There are a number of factors that contribute to making a place dangerous, most notably lawlessness, a weak judiciary, corruption and lack of economic opportunity. When individuals have nothing to eat and can't find the legal means to obtain sustenance, through work and employment, many will resort to crime for survival as a means to feed their families. Many others don't and they live lives of quiet desperation.
One of the chief roles of governments is to ensure societal security, which leads to personal security and confidence among its citizens. If that is lacking, so is the confidence in the international community to invest in business and other commercial ventures, both which raise the socio-economic levels of a society and create jobs and other opportunities for a better life. In other words, business creates jobs and opportunities, which employ persons,and thus make urban areas safer and more productive. Dangerous places often do not do that.
It must also be said that, despite having much to be concerned about, there is much to be optimistic about our age. There is a good blueprint, so to speak, of how to model peaceful societies. If you look at the 2012 Global Peace Index once again, you will note which nations are at the top of the list: the top seven nations are Iceland, Denmark, New Zealand, Canada, Japan, Austria and Ireland. Now, there are a number of things that one can point to as why these nations are relatively peaceful, including rule of law, lack of corruption and economic prosperity. Most either went through the European Enlightenment or benefited from a close relationship with Great Britain. Another is that these nations have social peace, arranged through its social and economic policies. In such liberal democracies, the needs of the many are given somewhat more weight than the needs of the few.
Some might be surprised to find that the United States ranks 88th on the list, one ahead of China. Not so, when one considers the high level of violent crime found in too many major cities, or suburban towns, including almost weekly reports of shootings at schools, shopping malls, places of work and other public places—the question on why this has become normative is not seriously asked by American legislators. As is the need for greater impartial research on the connection between violence on TV, films, videos and on-line games and its influence on the surrounding culture. Evens so, the United States is one of those anomalies that give researchers and scholars work, and increase the level of extreme rhetoric on political websites. It well might be that America's myths of Individualism, Exceptionalism, the Wild West, Manifest Destiny and the Gun Culture of Violence have all, if not unequally, contributed to the political decisions that influenced the nation's social and economic policies.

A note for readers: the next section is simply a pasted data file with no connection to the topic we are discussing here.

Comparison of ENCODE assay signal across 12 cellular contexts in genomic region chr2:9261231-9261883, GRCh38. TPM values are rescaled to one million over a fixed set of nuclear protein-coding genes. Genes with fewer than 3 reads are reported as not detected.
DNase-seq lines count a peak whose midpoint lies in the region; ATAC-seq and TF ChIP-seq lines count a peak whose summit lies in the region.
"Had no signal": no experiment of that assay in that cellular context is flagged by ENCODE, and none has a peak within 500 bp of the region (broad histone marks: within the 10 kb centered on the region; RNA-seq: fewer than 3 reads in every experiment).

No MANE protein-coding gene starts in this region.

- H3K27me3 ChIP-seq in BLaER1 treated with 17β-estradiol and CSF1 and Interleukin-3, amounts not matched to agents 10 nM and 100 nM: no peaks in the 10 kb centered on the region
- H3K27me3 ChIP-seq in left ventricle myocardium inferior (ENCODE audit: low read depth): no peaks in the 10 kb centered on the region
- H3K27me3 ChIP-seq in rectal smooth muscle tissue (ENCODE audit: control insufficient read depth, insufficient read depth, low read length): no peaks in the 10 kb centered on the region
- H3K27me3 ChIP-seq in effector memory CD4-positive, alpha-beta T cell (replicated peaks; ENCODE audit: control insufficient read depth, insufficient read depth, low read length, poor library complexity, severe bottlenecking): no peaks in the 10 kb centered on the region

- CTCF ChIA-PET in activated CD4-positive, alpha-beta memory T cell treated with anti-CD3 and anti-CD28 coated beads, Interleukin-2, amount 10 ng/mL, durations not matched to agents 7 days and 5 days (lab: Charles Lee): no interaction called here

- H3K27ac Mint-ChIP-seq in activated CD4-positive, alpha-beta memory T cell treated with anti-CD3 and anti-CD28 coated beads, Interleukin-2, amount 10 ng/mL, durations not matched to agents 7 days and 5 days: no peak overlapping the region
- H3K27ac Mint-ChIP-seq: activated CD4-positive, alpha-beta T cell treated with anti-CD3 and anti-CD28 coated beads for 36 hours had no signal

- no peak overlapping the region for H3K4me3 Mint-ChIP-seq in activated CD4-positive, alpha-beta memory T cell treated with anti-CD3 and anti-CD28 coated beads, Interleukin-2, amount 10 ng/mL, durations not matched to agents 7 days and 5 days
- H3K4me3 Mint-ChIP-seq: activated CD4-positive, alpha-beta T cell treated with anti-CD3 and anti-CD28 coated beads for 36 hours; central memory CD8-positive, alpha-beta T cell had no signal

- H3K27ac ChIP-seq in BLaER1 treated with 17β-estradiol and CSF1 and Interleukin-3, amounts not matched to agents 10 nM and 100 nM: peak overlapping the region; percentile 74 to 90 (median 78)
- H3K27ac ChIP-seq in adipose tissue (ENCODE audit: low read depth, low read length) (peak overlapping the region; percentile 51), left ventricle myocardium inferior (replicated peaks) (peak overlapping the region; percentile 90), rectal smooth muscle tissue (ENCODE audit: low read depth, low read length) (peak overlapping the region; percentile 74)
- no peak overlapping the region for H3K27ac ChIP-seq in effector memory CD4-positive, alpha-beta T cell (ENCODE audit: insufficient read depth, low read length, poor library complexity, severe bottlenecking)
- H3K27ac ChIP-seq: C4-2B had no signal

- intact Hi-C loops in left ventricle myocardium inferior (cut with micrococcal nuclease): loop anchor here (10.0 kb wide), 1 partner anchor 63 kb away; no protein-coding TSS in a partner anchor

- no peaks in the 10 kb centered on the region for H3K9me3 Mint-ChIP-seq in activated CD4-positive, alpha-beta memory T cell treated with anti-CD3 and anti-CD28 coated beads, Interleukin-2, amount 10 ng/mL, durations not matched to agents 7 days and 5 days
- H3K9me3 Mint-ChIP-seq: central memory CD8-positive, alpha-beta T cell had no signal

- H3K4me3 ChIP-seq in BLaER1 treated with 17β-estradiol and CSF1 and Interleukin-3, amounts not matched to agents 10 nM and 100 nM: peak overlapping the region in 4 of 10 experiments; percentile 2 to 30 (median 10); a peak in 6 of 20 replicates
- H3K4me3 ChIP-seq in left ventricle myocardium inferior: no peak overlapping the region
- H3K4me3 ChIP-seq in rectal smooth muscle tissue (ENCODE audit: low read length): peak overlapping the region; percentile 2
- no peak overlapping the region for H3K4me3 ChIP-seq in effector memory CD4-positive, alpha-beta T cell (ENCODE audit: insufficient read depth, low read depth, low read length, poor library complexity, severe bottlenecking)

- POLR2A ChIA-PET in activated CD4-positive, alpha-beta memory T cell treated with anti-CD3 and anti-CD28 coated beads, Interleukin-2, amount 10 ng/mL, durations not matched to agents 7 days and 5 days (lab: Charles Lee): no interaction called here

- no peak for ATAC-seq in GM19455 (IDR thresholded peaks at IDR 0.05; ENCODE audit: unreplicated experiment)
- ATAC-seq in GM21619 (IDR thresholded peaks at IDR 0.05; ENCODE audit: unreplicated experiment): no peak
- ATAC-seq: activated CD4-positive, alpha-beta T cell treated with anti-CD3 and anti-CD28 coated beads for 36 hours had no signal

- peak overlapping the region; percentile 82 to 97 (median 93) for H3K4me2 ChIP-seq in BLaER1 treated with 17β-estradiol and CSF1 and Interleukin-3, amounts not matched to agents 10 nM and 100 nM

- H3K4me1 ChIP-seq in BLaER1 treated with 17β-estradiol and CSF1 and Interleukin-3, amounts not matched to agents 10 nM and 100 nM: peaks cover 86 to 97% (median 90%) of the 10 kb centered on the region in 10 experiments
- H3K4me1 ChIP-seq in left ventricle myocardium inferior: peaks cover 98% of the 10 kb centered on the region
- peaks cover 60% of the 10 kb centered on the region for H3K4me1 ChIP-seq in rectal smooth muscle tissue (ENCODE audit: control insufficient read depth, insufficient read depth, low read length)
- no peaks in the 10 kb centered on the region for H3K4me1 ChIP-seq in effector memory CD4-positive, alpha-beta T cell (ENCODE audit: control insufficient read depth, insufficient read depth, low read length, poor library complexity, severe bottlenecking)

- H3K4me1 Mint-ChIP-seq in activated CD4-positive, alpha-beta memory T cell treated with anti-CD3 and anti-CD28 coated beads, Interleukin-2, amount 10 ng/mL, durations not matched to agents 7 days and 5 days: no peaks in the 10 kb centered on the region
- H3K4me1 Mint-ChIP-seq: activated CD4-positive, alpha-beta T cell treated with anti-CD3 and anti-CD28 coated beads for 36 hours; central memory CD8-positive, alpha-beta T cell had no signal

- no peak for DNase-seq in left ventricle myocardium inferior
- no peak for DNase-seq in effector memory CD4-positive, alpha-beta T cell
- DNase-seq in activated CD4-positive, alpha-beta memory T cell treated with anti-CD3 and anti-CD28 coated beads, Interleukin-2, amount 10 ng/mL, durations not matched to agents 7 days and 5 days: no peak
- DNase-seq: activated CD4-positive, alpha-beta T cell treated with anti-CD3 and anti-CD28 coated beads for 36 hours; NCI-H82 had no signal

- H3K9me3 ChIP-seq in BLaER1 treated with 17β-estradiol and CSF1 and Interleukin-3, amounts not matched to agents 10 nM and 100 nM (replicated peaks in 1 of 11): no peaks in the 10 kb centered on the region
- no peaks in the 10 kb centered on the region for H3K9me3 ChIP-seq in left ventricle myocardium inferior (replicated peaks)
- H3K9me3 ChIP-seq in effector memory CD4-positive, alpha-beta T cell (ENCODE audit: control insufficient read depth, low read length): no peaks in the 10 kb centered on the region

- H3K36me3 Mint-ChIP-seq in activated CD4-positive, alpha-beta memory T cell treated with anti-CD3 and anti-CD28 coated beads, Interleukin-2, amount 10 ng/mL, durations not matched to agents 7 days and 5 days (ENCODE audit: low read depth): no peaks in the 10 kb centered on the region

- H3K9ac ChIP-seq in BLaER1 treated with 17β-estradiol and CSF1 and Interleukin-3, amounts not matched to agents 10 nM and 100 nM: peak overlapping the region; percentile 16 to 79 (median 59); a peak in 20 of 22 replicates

As a Canadian who has lived in the U.S., I could never understand why so many otherwise intelligent individuals place so much emotional energy into defending the need to own a handgun, a weapon whose only design and purpose is to kill; I sense that such Americans, numbering in the tens of millions, don't trust their government, and hence the reference to the Second Amendment. Even so, for those who agree with America's culture in most if not all respects and reside on the good side of the Divide, there is no better place in the world to live than America.
I, on the other hand, prefer Canada.